If you’re eating Oatibix Flakes, even your spoon holds more milk than science should allow, frozen into a little alabaster crown, as golden flakes dance down from the heavens to settle gently atop it, as if the whole thing is being choreographed off camera by Mary Poppins.

Picture the design briefing for your average cereal; “Let’s make the milk splashes EVEN BIGGER” (an obvious indicator of quality), “I want to see more plump fruit!” (the stuff in the box is freeze dried), “More ears of corn!” (like we don’t know what a plant looks like), “More blue sky!” (it’s not as if crops need rain or anything), “More NATURE!!!” (Tony the Tiger counts as wildlife – surely that’s enough nature?).

Move further along to the breakfast bars and the tropes are familiar. The bar (probably depicted larger than actual size) is surrounded by cereals, seeds, nuts and maybe even a square of chocolate (because you know, it’s a little bit naughty). Pity the poor pile of sugar lumps, which invariably sits just out of shot.

So how can we take this down a few notches for something more grown-up and understated? How about the classy Orla Kiely inspired packaging for Dorset Cereals? Once again, you can even see the product through a window in the packaging.

Hair-brained cliches

It’s not just food that falls back on tired cliches. Packaging iconography for mainstream shampoo brands falls into one of two categories – fruit and science. Oddly, what you won’t see on many of them is actual hair (although to be fair, you don’t see many depictions of bottoms on toilet paper packaging).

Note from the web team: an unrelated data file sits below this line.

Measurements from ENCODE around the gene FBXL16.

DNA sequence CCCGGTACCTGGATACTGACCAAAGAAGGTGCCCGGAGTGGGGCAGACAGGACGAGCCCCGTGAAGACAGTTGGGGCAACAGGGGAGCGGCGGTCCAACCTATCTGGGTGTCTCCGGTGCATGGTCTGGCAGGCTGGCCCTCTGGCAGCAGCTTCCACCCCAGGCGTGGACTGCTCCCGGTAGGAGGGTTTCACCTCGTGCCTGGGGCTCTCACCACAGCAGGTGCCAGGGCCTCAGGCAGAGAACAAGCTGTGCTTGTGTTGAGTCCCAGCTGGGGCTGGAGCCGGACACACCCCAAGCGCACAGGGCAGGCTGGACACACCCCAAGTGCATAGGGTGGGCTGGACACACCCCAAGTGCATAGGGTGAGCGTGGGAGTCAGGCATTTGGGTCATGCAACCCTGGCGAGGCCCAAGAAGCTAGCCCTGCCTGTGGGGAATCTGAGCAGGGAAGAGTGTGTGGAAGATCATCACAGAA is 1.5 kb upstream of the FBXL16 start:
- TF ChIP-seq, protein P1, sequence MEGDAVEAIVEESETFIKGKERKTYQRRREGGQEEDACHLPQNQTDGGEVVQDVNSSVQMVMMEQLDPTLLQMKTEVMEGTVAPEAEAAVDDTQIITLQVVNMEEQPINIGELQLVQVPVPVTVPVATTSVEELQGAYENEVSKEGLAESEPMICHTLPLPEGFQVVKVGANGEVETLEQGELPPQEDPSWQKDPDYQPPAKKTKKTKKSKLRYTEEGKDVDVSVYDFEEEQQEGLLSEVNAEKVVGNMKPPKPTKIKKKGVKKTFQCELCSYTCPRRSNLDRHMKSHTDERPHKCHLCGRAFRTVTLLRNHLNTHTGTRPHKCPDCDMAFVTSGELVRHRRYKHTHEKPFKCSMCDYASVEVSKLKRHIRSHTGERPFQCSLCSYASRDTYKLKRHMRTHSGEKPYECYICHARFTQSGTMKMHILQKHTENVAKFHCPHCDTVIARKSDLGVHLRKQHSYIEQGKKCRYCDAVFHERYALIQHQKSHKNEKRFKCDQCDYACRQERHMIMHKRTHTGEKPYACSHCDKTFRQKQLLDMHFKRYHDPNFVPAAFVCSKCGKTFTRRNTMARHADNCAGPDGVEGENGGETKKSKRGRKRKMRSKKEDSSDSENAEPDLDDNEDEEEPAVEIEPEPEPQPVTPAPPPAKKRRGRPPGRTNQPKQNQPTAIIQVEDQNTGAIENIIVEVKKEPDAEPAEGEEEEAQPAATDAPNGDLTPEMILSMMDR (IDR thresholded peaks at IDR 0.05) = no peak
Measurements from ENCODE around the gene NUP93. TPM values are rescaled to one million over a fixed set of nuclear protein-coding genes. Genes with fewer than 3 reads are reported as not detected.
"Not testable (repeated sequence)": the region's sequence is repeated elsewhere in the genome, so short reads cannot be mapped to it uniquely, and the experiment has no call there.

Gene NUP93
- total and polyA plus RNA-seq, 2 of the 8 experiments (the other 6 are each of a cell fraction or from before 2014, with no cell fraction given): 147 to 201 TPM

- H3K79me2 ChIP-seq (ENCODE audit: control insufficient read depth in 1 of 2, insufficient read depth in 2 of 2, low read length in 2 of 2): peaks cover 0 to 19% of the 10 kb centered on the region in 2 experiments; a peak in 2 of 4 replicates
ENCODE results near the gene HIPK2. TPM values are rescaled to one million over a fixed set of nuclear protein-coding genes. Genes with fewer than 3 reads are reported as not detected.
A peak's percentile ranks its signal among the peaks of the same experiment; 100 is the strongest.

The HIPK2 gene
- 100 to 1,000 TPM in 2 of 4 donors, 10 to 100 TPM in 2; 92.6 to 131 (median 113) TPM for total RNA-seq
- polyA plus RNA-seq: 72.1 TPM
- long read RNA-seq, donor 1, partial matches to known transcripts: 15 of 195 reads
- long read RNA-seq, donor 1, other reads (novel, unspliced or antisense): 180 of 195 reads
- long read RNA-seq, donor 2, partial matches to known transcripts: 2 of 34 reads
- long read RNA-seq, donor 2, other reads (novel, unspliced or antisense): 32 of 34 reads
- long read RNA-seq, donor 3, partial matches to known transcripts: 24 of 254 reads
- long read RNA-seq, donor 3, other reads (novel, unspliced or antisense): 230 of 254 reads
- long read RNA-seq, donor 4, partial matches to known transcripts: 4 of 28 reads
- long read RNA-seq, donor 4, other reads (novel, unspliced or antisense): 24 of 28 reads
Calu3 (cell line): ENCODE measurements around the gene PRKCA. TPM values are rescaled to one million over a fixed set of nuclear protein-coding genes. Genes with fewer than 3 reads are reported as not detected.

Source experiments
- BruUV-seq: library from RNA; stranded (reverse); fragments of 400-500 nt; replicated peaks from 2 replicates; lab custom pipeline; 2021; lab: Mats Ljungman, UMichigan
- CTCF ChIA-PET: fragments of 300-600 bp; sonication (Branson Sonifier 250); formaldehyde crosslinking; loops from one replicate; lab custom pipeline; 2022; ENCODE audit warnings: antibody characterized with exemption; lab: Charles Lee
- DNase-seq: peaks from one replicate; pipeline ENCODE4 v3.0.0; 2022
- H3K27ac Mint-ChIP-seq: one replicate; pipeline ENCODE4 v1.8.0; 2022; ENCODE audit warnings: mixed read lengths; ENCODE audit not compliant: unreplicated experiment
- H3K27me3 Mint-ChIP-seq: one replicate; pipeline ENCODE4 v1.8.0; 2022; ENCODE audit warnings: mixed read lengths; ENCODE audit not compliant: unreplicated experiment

Let’s start with the fruit. It will, quite literally, look good enough to eat. It may be glistening with moisture and freshness, or be tumbling through a rivulet of crystal clear water. The orange segments! The juicy berries! The pure white coconut flesh! You want all that goodness in your hair, you know you do…It doesn’t matter that washing your hair in fruit juice would leave you with a sticky, matted barnet, because by God, it would smell good.

If you prefer to entrust your locks to the wisdom of science rather than the purity of nature, prepare to pick up a bottle bedecked with swirling metallic shapes and effusions about mysterious chemical compounds. Anyone with GCSE Chemistry could call-out the bullshit, but package designers expect us to ‘ooh’ and ‘ahh’ at the promise of a youthful elixir. No pictures here, because quite frankly, vats of sodium laureth sulphate are not very easy on the eye.

Pantene take an approach that tries to marry science and nature. Their bottles depict a golden capsule of their secret sauce creating a splash in a pure, milky-white liquid that could have come from a cereal packet. It could be a cod liver oil tablet with ‘PRO-V’ scribbled on it in Biro, but we take it at face value because SCIENCE.

Whatever the product category, scan the supermarket shelves and you will see that real innovation is in short supply, with the same old tropes that have been kicking around for years. Next time the designers pitch an idea, have a long, hard think about whether you’ve seen it all before. The answer will probably be yes.

Instead, take a look at some of our case studies to find out how Rare has been keeping the spirit of innovation alive on supermarket shelves.